Whether a cause or a symptom, abnormal sleep plays a role in diseases like Alzheimer’s and Parkinson’s. Measuring disturbed sleep could be one way to detect the onset of neurodegenerative diseases. Eventually, medicines that help promote more natural sleep cycles could help treat those very diseases. “I’m excited about the future of sleep medicine,” says Prather. Instead of thinking of sleep as a nuisance, maybe we’ll start finally seeing it for what it actually is: a necessity.

Check out the video above. You can also watch the full series on WIRED’s free app for Roku, Apple TV, Android TV and Amazon Fire TV.


More Great WIRED Stories



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The Top 15 Supplements & Vitamins for Stress Relief


Imagine going through the day with a constant happy vibe. You’re productive, content, and feeling good. In today’s busy world, we can so easily forget it’s possible to feel stress-free and live in a peaceful state of mind. Your stress levels don’t have to be through the roof. In fact, chronic stress can have serious ramifications on your health. Getting to that peaceful place may require lifestyle and dietary changes, but it’s definitely possible.

After I changed my diet and my lifestyle decades ago, I went from being depressed to having a positive state of mind almost all of the time. One of the best things I did during this shift was to start paying close attention to my nutrition. I realized there were some important nutrients I wasn’t getting in my diet so I started taking high-quality supplements — including vitamins, minerals, and herbal supplements — to fill the gaps.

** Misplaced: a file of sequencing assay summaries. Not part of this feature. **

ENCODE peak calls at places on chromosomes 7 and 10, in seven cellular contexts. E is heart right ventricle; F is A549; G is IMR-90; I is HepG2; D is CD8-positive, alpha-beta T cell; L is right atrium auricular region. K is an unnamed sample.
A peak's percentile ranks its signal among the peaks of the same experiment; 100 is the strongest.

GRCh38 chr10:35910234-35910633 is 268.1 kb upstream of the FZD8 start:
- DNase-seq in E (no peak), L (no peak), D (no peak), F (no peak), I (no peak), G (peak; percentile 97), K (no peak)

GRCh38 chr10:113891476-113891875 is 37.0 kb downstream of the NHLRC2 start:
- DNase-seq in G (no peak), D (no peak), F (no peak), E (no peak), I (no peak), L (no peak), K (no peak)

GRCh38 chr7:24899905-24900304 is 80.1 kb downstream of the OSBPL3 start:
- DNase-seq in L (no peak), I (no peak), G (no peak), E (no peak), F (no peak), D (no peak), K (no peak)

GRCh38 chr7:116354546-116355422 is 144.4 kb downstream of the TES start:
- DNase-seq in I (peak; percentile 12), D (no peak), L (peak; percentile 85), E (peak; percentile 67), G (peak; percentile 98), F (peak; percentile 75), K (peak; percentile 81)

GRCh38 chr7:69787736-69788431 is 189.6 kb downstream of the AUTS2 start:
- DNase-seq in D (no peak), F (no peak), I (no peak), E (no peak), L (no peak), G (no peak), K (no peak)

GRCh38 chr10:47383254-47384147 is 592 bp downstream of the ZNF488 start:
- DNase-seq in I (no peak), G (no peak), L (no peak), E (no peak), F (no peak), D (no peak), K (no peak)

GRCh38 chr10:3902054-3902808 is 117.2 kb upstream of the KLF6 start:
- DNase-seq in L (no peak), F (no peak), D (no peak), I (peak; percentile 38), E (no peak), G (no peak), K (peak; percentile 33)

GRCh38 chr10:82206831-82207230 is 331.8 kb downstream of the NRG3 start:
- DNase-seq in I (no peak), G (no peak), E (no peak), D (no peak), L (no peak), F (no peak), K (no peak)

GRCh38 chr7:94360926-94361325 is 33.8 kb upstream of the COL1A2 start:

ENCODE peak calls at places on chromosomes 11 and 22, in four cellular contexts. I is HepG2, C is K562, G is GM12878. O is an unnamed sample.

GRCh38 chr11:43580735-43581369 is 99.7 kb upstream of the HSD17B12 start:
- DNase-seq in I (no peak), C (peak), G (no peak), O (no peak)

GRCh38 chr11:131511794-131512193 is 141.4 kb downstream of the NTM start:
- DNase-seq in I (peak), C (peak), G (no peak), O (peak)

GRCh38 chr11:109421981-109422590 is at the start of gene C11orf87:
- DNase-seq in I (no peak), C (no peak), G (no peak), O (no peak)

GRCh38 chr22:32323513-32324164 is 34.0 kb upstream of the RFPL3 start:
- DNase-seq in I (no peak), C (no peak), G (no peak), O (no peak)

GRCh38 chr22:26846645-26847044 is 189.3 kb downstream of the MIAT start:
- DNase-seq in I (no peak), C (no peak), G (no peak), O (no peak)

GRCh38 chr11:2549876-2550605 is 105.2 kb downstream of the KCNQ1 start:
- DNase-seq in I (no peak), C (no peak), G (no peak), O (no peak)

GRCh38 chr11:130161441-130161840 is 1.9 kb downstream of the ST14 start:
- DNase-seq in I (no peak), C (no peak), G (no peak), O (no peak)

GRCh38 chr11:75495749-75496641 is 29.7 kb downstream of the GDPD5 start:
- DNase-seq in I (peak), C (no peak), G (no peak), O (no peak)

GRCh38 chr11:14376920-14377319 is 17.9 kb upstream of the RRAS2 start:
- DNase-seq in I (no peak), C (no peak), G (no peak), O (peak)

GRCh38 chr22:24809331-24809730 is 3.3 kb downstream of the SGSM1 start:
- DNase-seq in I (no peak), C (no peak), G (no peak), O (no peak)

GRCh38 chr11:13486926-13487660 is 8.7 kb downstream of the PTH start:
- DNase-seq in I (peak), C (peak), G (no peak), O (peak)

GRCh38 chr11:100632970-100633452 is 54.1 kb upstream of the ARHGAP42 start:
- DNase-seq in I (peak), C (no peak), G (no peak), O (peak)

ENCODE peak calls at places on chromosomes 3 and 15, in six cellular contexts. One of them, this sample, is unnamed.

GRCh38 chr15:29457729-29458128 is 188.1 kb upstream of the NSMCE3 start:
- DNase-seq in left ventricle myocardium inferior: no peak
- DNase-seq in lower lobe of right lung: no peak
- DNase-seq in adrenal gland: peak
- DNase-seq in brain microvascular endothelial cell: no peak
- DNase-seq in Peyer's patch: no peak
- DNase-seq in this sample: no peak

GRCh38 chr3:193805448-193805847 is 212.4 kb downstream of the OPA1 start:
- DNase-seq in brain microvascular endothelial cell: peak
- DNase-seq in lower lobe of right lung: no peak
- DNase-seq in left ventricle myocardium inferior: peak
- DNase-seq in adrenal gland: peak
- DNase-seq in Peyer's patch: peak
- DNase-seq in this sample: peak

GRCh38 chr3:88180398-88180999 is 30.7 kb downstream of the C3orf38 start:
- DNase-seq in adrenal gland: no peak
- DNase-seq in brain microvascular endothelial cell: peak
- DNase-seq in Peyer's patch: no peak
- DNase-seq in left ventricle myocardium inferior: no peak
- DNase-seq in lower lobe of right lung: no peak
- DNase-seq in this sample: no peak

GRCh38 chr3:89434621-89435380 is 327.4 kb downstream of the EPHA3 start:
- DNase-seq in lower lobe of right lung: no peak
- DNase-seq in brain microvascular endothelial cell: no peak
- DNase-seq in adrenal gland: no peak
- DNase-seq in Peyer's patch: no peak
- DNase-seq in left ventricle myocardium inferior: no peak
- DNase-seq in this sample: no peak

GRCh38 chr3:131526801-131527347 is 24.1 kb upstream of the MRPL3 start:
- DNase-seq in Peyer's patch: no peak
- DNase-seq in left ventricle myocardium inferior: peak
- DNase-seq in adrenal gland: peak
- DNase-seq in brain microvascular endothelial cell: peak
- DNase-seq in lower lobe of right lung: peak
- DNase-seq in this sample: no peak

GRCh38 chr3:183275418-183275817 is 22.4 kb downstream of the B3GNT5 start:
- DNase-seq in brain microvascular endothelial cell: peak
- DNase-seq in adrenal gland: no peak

Being low on certain vitamins or minerals can actually lead to the feeling you know of as anxiety or stress. People who are missing essential nutrients in their diets are more likely to have mood disorders. Counteracting those deficiencies by taking daily supplements can help improve symptoms and get you on the right track.[1]

Top Supplements & Vitamins for Stress

The following vitamins, minerals, and supplements are the best ones I’ve found for countering daily stress and creating a positive, carefree mood.

Minerals

Minerals are compounds formed naturally in the Earth, some of which are essential for our health. A few minerals play a clear role in mental wellness and promoting a healthy response to stress.

Magnesium

This essential mineral increases your body’s production of GABA, a neurotransmitter that encourages relaxation and even sleep.[2] If you’re low or deficient in magnesium — far too common in North America — it can directly cause low stress tolerance and agitation.[3]

Magnesium is a mineral that you can find in foods like green leafy vegetables, nuts, and legumes. Lucky for you chocolate lovers, this comfort food is rich in magnesium! Choose dark chocolate with more than 70 percent cacao.

Zinc

The essential mineral zinc is integral to your immune system and brain. People with lower zinc levels are more prone to depression.[1] When people took zinc daily for 10 weeks, they reported feeling a lifted mood and more positive feelings.[4, 5]

You’ll find zinc in hemp seeds, pumpkin seeds, lentils, black beans, oats, wild rice, quinoa, pecans, mushrooms, and spinach, to name a few.[5]

Lithium Orotate